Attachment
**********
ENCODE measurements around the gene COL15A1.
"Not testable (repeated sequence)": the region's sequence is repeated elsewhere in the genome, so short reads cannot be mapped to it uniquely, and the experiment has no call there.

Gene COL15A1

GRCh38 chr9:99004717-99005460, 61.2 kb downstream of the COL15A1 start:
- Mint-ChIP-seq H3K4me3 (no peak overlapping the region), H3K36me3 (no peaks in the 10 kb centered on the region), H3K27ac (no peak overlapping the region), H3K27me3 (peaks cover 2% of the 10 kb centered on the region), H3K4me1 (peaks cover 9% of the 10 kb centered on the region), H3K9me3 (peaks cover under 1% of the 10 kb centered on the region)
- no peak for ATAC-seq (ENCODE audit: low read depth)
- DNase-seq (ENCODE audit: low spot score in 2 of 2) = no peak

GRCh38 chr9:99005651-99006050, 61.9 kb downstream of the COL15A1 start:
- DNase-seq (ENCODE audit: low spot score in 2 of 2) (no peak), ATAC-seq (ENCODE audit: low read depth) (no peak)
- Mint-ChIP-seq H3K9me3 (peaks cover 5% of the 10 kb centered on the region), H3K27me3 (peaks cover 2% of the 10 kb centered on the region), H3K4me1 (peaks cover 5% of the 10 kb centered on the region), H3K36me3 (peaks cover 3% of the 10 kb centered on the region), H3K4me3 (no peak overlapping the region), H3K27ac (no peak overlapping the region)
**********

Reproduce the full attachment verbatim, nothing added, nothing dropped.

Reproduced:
ENCODE measurements around the gene COL15A1.
"Not testable (repeated sequence)": the region's sequence is repeated elsewhere in the genome, so short reads cannot be mapped to it uniquely, and the experiment has no call there.

Gene COL15A1

GRCh38 chr9:99004717-99005460, 61.2 kb downstream of the COL15A1 start:
- Mint-ChIP-seq H3K4me3 (no peak overlapping the region), H3K36me3 (no peaks in the 10 kb centered on the region), H3K27ac (no peak overlapping the region), H3K27me3 (peaks cover 2% of the 10 kb centered on the region), H3K4me1 (peaks cover 9% of the 10 kb centered on the region), H3K9me3 (peaks cover under 1% of the 10 kb centered on the region)
- no peak for ATAC-seq (ENCODE audit: low read depth)
- DNase-seq (ENCODE audit: low spot score in 2 of 2) = no peak

GRCh38 chr9:99005651-99006050, 61.9 kb downstream of the COL15A1 start:
- DNase-seq (ENCODE audit: low spot score in 2 of 2) (no peak), ATAC-seq (ENCODE audit: low read depth) (no peak)
- Mint-ChIP-seq H3K9me3 (peaks cover 5% of the 10 kb centered on the region), H3K27me3 (peaks cover 2% of the 10 kb centered on the region), H3K4me1 (peaks cover 5% of the 10 kb centered on the region), H3K36me3 (peaks cover 3% of the 10 kb centered on the region), H3K4me3 (no peak overlapping the region), H3K27ac (no peak overlapping the region)